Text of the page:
Tuesday, 8 September 2015

Bedside tables (nightstands) - Part 11c - Top shaping

After cross-cutting the tops to length on my new table-saw sled it was time to produce the bevels on the underside of each top.
I have designed the tops to have a bevel on three sides only as the rear is flush with the legs and has no overhang. The bevel measures 1/4" x 1" and a pencil line is transferred onto each relevant face using an adjustable square.
6mm (1/4") deep - underside of top is facing upwards

25mm (1") wide

My table-saw is a right tilt blade which means the blade tips in to the fence. This is quite limiting as it means I couldn't construct a jig to hold the work-piece vertical whilst running on the fence to produce the bevel with the table-saw blade.
It does however have a sliding table on the left side of the blade onto which I could mount a jig to do the same thing. This is a bit of overkill for so few bevels and it is far easier to do them by hand with a few planes. This is what I normally do and it doesn't take very long.

First of all place the tabletop upside down onto the bench preferably with a spacer (some plywood is ideal) in between. The spacer servers two purposes it raises the work-piece so you are not risking planing the bench and also ensures any embedded crap on the bench does not get transferred through to the tabletop. The first bevels to create are the cross-grain ones. On the far end I like to apply a slight chamfer just in the area where the plane comes off the wood. This is to minimize break out.

Then using a series of planes starting with a block plane, in my case a Stanley #130, set for a heavier cut I started establishing the bevel.

As more and more wood gets taken off it gets difficult doing this with one hand so I then use a #5 jack plane. I keep checking that I am getting close to the line on both faces and when almost there I stop.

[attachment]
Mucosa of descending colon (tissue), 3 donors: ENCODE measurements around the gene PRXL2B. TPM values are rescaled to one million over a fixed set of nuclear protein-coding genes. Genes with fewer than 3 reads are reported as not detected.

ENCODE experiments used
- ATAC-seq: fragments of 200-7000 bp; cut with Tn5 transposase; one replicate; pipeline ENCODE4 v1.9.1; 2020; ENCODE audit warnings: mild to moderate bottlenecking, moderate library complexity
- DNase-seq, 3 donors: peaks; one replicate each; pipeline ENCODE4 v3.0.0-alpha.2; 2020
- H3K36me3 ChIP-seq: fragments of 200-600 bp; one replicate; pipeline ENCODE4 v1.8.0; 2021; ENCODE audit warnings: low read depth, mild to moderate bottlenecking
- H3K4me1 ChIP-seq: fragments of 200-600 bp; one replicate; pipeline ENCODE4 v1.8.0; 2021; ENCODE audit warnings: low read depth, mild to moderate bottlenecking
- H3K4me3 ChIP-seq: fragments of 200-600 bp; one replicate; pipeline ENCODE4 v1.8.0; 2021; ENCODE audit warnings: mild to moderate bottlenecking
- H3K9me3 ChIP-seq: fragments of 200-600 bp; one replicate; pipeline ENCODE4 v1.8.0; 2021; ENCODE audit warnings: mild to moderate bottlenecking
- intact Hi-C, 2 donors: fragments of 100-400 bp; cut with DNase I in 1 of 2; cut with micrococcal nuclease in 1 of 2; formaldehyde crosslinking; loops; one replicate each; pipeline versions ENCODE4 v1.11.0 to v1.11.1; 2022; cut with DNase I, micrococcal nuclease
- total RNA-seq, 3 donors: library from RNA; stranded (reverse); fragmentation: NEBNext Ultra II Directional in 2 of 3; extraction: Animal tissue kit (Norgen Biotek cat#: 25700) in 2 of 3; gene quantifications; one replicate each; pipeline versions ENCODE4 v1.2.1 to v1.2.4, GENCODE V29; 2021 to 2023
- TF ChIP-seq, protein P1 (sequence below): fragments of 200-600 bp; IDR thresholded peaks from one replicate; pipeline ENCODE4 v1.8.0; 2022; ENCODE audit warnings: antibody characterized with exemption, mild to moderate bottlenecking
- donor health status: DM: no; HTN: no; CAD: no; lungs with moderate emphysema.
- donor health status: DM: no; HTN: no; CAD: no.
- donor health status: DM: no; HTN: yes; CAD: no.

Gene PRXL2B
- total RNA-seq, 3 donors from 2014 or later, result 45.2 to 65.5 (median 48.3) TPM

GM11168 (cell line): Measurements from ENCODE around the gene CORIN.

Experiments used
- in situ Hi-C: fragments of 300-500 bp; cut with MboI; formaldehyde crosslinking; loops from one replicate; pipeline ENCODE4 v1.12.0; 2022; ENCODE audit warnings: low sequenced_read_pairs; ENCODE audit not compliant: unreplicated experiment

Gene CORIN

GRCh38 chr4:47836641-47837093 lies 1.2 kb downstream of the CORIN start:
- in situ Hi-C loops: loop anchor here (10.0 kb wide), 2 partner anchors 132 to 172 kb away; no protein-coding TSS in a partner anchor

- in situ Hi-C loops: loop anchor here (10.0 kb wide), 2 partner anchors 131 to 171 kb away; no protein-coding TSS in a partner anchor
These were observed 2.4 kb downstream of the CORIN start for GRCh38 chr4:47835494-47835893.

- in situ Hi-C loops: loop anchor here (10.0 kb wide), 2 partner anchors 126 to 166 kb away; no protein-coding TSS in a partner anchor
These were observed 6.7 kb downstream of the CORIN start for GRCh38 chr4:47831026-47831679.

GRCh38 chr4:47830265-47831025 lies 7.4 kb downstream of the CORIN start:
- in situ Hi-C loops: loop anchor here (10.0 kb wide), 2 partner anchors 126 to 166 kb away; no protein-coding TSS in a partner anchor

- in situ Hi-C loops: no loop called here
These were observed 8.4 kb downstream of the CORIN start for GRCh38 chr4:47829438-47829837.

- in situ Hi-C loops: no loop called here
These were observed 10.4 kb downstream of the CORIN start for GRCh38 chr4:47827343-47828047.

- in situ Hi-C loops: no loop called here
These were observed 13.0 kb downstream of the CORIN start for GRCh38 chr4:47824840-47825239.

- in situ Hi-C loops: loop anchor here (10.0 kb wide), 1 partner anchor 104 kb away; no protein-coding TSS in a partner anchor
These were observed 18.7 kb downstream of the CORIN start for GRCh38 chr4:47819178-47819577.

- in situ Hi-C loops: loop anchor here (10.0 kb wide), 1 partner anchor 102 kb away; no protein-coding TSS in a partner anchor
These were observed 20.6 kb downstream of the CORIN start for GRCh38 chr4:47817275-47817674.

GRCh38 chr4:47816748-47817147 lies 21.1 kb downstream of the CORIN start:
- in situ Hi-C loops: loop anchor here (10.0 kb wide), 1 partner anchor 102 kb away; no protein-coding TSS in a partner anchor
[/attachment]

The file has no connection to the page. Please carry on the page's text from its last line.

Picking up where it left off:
Then using a low angle bevel up smoother just work slowly until you kiss the pencil marks.

I then finish off with some 80 grit self adhesive sandpaper applied to my wife's favourite grained piece of oak scrap. If you read this blog often you will be familiar with this particular "beautiful grained" item of scrap.

I then did the other cross-grain bevel using exactly the same method. The final bevel was established on the front edge with the grain. This has the benefit of cleaning up any tear-out that was produced by going across grain in the previous operation.

If you get it right the bevels will intersect with a nice 45 degree mitre. It takes me about 5 minutes to do each bevel. It would have taken me a day or so to make a holding jig to do the same on the table-saw and it wouldn't have necessarily produced results as good as this (on my table saw at least - yours might be different).

Thinning the edge of a table top down gives it the appearance of slenderness even though the actual table top is substantially thick.
The final process was to run a small ovulo bearing guided cutter around the perimeter of the upper face.

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